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Modern relativism and postmodern thought in culture and language challenge the "truth" of history. This text considers how all historians, confined by the concepts and forms of argument of their own cultures, can still discover truths about the past. Presenting a study of various historical explanations and interpretations, this book evaluates their success as accounts of the past. The author contests that the variety of historical interpretations and subjectivity does not exclude the possibility of their truth. Through an examination of the constraints of history, the author argues that although historical descriptions do "not" mirror the past they can correlate with it a regular and definable way. The book explores a position between the two extremes of believing that history perfectly represents the past and that history can tell us nothing true of the past.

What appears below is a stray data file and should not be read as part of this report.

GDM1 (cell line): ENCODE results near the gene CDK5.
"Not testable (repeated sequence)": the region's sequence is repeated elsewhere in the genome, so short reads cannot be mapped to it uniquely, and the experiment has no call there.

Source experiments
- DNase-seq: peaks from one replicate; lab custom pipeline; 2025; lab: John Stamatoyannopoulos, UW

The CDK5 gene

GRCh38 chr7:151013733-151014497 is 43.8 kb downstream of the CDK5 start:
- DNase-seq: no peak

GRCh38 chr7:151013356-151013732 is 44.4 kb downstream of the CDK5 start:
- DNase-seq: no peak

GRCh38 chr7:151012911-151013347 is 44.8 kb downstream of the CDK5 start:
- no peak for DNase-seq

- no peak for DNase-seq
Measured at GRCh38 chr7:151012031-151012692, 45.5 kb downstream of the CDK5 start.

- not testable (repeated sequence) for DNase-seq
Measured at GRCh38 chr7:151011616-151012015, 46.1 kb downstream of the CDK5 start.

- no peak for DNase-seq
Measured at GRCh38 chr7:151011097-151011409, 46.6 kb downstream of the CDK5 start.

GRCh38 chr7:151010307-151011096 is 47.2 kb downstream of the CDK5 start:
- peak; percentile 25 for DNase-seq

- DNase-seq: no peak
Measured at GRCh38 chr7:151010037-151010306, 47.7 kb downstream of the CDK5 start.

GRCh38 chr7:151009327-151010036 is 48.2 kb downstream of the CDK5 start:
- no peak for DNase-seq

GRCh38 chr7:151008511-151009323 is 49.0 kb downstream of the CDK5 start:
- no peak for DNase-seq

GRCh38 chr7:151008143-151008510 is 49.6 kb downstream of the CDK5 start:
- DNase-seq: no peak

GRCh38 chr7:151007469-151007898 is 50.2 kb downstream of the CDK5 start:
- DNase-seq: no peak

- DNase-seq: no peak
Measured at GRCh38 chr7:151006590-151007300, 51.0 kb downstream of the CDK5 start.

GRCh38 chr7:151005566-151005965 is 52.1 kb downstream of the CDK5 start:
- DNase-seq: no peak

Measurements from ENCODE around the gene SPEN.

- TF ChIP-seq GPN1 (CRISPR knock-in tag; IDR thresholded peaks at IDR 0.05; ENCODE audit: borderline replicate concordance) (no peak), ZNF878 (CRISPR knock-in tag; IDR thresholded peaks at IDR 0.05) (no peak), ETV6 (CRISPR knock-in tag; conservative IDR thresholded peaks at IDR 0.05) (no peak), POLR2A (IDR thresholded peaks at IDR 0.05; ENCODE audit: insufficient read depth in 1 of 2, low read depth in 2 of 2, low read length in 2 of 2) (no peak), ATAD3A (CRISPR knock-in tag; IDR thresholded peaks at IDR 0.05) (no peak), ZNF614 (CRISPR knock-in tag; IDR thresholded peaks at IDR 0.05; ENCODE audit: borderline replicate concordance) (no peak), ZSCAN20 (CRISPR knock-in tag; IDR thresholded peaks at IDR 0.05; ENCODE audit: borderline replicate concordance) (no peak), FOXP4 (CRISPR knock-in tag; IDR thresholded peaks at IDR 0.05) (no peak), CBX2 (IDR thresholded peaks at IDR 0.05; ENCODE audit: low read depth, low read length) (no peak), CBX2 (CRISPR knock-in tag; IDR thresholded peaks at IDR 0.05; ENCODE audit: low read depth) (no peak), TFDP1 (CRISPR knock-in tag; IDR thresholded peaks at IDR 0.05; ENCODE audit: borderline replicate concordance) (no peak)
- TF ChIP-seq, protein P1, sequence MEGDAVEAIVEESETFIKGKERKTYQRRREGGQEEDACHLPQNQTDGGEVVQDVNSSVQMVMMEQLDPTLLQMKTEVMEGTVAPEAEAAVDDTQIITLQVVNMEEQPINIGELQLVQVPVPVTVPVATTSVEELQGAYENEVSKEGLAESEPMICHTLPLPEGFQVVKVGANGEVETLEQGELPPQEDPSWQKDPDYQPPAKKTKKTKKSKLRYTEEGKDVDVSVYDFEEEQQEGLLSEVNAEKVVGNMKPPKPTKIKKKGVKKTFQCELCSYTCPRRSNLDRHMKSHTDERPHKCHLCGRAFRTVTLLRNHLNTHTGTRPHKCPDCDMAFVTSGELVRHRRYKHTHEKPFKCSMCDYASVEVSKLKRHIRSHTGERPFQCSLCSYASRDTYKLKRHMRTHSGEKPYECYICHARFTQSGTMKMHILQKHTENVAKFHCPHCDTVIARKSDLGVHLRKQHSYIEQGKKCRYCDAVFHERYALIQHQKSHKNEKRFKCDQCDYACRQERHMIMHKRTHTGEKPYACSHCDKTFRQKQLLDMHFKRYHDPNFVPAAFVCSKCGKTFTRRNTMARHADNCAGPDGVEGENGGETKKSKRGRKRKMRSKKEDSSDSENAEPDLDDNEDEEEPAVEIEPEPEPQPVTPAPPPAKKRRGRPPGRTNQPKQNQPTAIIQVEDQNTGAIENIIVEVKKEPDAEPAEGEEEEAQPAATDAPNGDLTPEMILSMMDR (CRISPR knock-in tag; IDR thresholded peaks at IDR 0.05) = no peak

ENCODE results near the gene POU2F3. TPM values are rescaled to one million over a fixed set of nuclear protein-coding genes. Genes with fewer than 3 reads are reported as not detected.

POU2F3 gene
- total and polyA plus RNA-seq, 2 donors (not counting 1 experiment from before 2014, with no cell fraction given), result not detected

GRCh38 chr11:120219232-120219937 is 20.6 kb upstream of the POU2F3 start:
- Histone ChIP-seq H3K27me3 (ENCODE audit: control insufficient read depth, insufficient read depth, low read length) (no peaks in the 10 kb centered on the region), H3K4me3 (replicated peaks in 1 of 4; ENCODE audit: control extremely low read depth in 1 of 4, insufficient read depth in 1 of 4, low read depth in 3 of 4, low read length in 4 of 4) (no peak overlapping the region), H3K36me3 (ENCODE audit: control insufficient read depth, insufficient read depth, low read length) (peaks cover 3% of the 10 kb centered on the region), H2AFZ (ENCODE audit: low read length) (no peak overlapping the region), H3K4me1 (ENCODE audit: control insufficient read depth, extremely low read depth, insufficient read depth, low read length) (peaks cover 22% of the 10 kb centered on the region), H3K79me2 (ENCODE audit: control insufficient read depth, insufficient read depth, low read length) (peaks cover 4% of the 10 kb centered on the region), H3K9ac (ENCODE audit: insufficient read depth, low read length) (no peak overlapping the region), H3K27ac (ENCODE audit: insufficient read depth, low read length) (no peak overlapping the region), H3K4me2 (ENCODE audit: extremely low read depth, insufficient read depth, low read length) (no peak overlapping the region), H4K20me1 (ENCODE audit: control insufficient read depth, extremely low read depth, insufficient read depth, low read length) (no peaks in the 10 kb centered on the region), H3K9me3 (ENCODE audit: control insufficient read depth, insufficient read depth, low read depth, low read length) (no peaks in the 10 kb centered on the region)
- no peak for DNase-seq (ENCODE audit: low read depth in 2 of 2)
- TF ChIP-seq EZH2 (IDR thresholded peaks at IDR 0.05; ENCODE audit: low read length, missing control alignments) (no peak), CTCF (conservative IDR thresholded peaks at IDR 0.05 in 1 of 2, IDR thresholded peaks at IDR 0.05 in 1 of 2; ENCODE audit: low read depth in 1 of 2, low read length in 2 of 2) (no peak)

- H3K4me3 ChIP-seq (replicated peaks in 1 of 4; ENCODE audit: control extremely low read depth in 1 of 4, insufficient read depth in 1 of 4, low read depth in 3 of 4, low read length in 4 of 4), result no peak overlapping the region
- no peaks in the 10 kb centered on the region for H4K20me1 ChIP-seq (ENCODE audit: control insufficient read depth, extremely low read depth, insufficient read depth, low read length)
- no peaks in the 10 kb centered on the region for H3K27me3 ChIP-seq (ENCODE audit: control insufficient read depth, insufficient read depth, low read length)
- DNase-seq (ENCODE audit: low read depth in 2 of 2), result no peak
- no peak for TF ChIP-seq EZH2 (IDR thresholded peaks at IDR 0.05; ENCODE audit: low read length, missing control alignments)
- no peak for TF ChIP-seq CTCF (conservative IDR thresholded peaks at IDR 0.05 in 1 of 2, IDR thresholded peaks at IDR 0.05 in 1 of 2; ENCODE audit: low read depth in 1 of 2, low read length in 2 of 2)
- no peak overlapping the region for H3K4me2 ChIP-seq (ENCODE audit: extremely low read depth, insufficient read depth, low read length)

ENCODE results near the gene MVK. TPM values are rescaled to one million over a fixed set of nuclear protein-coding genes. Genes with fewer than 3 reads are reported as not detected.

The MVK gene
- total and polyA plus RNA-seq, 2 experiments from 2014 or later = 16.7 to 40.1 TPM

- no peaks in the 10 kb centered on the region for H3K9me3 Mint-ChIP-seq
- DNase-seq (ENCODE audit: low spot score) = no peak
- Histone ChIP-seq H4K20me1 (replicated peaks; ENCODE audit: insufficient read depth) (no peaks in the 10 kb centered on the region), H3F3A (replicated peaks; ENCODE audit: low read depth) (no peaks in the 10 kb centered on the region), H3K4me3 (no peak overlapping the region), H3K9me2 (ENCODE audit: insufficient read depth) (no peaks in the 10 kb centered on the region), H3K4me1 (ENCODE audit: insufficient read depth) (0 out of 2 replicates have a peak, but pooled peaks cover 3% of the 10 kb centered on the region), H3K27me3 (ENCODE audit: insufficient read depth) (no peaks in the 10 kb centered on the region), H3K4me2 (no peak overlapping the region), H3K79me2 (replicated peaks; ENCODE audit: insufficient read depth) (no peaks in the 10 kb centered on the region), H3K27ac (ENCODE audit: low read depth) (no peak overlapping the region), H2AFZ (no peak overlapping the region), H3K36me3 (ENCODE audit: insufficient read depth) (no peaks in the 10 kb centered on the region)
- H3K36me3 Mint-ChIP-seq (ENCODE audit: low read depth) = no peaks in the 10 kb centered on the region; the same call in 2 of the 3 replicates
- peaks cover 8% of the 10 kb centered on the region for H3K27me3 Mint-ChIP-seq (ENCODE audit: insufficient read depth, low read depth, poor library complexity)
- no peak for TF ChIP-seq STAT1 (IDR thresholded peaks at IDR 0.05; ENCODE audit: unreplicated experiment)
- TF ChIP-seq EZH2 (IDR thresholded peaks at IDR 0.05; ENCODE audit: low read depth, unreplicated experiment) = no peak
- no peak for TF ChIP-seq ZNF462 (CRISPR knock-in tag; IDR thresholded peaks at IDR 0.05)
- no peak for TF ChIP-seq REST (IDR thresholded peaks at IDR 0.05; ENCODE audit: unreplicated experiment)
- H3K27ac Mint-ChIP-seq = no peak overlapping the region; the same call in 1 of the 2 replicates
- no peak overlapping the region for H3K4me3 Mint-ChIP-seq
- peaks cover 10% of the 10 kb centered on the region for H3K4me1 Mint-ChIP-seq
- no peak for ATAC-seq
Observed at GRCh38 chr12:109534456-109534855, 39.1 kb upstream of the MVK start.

C. Behan McCullagh has been a lecturer in History at Melbourne University and currently lectures in Philosophy at La Trobe University, Australia